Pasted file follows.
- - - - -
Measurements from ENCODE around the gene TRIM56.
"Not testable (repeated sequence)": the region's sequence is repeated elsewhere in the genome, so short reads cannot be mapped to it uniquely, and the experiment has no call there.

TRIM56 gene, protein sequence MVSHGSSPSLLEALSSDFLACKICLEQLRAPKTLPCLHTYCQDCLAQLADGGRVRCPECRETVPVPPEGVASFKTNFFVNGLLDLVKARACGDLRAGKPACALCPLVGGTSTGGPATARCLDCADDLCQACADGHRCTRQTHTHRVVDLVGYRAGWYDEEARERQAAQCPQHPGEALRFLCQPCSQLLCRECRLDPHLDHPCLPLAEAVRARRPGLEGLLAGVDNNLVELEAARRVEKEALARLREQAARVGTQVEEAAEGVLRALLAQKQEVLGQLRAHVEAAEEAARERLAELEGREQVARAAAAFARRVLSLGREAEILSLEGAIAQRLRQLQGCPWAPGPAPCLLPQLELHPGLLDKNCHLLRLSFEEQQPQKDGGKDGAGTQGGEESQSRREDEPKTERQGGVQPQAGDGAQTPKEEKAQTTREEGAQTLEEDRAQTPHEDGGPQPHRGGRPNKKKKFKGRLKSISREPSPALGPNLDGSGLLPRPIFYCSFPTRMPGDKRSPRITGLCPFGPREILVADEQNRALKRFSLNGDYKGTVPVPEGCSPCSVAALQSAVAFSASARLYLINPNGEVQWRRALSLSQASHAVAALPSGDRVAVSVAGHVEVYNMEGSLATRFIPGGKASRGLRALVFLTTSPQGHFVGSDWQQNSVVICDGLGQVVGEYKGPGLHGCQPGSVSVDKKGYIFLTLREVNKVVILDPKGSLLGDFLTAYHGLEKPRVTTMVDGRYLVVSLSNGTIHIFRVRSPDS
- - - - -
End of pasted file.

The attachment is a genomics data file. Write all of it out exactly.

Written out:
Measurements from ENCODE around the gene TRIM56.
"Not testable (repeated sequence)": the region's sequence is repeated elsewhere in the genome, so short reads cannot be mapped to it uniquely, and the experiment has no call there.

TRIM56 gene, protein sequence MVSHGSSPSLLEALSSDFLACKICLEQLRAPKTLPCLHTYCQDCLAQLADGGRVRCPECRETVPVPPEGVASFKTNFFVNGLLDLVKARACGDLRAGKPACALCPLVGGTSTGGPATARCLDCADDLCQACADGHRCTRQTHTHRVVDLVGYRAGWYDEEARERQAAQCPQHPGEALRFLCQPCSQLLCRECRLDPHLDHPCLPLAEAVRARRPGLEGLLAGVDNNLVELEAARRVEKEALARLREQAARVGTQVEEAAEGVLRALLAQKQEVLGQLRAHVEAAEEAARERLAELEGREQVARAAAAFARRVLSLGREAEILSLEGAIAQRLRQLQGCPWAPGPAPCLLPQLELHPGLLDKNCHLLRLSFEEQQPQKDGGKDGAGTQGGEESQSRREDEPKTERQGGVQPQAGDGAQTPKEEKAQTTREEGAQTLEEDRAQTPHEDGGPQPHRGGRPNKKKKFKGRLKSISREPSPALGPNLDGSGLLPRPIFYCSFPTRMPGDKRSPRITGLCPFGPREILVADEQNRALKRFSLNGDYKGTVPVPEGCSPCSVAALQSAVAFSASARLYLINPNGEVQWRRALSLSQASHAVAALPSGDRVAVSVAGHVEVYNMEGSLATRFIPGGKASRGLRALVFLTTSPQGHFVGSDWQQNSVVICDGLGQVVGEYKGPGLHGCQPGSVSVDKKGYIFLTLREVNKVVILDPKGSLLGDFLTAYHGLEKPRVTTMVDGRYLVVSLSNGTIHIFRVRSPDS